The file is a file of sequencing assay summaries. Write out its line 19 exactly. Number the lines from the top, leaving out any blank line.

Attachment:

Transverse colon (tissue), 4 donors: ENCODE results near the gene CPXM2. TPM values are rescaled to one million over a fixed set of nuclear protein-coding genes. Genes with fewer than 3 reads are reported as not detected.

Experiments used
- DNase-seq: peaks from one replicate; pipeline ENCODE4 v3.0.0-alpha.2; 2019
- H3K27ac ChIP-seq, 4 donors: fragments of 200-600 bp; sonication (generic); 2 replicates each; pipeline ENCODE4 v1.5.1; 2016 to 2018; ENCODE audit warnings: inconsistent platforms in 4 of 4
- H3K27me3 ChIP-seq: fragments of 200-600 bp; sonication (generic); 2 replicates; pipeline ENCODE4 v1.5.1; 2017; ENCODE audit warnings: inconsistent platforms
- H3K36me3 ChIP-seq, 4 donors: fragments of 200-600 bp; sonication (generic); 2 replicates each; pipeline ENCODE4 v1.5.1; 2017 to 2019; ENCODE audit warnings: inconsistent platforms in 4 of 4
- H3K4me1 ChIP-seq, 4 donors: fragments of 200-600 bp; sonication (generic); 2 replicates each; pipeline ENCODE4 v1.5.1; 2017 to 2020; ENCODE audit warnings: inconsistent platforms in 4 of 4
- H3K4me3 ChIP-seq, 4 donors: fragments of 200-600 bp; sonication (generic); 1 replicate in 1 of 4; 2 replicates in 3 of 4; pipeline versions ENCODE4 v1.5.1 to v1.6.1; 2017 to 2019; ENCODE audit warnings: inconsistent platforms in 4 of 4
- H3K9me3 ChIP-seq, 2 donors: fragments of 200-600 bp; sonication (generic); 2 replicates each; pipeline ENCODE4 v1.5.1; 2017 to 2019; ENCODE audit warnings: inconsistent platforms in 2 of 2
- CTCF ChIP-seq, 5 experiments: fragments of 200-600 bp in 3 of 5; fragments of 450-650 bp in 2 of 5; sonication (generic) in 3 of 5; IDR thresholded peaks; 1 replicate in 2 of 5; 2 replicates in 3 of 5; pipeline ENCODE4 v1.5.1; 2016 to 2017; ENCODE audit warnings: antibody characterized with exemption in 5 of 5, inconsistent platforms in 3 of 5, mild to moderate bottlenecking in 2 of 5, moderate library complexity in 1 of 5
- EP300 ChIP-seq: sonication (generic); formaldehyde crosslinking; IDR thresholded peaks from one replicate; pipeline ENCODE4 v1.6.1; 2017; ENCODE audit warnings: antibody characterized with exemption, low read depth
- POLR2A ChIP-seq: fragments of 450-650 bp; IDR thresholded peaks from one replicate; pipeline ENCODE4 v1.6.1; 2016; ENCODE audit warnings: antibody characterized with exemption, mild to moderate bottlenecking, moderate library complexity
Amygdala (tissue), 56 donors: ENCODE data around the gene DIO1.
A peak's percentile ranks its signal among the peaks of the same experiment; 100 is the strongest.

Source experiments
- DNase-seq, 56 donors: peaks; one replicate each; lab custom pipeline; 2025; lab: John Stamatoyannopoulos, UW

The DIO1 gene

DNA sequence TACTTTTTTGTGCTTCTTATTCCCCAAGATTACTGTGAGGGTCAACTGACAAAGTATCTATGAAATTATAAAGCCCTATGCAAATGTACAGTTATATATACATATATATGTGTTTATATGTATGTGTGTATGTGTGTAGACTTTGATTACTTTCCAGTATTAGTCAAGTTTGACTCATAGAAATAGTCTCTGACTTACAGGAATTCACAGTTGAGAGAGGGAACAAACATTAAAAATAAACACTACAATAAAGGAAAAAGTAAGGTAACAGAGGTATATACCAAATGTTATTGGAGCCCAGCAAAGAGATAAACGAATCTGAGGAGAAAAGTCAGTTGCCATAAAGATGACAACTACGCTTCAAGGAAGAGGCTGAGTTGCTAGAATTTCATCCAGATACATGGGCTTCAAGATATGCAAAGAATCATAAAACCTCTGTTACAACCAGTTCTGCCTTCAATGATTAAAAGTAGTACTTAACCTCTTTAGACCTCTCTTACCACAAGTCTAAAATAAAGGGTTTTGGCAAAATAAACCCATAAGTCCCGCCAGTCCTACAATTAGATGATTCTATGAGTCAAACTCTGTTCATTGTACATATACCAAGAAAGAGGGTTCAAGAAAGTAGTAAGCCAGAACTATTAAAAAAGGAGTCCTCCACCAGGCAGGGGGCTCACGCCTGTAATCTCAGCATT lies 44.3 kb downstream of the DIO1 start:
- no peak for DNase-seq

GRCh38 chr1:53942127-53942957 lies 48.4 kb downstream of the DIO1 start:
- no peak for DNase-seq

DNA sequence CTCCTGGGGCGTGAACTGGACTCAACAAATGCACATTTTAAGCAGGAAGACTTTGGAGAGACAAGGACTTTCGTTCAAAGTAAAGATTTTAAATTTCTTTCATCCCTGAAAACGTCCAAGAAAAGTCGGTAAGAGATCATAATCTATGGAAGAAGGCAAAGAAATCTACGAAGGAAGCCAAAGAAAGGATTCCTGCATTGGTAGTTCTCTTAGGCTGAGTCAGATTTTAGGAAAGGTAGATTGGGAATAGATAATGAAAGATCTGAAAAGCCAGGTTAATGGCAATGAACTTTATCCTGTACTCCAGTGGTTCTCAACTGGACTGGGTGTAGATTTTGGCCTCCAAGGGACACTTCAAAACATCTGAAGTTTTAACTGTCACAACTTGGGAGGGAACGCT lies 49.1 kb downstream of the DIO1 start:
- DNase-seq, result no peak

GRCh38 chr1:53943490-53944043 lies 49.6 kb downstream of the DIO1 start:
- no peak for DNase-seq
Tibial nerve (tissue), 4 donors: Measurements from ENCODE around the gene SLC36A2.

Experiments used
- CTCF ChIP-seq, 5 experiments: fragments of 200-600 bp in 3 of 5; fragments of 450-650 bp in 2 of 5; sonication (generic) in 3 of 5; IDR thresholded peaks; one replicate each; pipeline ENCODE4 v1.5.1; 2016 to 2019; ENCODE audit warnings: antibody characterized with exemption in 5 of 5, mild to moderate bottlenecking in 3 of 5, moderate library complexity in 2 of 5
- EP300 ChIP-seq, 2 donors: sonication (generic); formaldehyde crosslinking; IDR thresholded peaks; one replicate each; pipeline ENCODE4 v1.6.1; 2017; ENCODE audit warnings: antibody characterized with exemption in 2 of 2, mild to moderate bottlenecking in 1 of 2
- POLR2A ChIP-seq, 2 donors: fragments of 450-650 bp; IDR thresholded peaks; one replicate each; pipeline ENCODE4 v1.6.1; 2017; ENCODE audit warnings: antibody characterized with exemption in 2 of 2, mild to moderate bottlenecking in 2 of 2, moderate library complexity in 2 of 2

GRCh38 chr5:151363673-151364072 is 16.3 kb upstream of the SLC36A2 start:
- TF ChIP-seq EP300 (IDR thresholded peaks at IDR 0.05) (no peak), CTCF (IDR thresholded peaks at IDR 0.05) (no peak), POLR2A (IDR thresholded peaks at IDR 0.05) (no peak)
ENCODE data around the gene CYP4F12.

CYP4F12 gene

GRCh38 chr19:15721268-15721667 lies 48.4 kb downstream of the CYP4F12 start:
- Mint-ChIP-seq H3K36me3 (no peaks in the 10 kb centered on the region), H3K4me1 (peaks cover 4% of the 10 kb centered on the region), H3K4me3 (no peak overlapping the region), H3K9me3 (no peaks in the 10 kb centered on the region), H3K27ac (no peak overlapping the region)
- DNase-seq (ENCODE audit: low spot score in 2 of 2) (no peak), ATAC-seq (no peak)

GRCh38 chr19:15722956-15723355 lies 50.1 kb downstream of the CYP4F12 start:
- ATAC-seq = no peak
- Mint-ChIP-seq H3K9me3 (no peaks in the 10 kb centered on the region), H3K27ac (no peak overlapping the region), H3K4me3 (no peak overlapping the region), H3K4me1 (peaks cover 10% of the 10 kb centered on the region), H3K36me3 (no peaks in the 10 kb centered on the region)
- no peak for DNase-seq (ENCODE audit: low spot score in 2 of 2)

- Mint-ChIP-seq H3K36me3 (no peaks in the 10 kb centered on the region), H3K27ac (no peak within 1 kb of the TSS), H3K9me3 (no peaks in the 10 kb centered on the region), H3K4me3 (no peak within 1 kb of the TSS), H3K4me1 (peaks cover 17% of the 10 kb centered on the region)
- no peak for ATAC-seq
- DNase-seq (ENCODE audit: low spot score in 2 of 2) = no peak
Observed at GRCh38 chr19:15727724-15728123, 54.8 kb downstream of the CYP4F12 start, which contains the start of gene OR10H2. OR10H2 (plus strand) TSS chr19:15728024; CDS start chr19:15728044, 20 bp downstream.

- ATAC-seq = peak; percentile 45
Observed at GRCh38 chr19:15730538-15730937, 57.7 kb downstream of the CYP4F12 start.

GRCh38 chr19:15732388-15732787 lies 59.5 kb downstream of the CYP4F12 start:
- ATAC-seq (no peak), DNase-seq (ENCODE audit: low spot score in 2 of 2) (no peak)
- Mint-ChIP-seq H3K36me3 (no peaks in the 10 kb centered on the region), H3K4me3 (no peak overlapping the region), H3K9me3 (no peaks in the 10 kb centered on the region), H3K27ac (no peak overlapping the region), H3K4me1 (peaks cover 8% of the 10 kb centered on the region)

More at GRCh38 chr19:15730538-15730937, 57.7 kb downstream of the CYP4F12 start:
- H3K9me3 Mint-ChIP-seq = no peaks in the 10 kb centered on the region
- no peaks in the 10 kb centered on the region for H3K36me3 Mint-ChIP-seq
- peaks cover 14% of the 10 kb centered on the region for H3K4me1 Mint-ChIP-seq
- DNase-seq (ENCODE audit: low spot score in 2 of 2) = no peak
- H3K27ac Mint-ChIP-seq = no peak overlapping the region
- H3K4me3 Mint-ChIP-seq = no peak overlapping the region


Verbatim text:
- no peak for DNase-seq